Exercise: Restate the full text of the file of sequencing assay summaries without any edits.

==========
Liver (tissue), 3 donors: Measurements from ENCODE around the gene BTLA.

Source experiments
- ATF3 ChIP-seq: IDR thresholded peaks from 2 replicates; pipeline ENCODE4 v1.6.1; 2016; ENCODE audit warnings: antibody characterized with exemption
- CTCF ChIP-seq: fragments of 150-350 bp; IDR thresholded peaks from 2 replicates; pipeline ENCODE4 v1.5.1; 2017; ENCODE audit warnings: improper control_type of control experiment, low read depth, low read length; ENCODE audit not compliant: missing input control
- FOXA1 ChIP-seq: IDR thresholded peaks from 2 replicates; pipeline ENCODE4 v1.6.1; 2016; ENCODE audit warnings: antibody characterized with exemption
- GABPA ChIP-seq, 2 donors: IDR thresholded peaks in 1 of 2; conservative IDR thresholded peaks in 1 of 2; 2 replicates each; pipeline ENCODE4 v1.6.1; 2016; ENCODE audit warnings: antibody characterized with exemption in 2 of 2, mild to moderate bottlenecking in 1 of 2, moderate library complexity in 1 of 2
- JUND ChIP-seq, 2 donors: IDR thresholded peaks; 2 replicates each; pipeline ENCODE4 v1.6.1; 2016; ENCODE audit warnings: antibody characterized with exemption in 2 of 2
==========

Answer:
Liver (tissue), 3 donors: Measurements from ENCODE around the gene BTLA.

Source experiments
- ATF3 ChIP-seq: IDR thresholded peaks from 2 replicates; pipeline ENCODE4 v1.6.1; 2016; ENCODE audit warnings: antibody characterized with exemption
- CTCF ChIP-seq: fragments of 150-350 bp; IDR thresholded peaks from 2 replicates; pipeline ENCODE4 v1.5.1; 2017; ENCODE audit warnings: improper control_type of control experiment, low read depth, low read length; ENCODE audit not compliant: missing input control
- FOXA1 ChIP-seq: IDR thresholded peaks from 2 replicates; pipeline ENCODE4 v1.6.1; 2016; ENCODE audit warnings: antibody characterized with exemption
- GABPA ChIP-seq, 2 donors: IDR thresholded peaks in 1 of 2; conservative IDR thresholded peaks in 1 of 2; 2 replicates each; pipeline ENCODE4 v1.6.1; 2016; ENCODE audit warnings: antibody characterized with exemption in 2 of 2, mild to moderate bottlenecking in 1 of 2, moderate library complexity in 1 of 2
- JUND ChIP-seq, 2 donors: IDR thresholded peaks; 2 replicates each; pipeline ENCODE4 v1.6.1; 2016; ENCODE audit warnings: antibody characterized with exemption in 2 of 2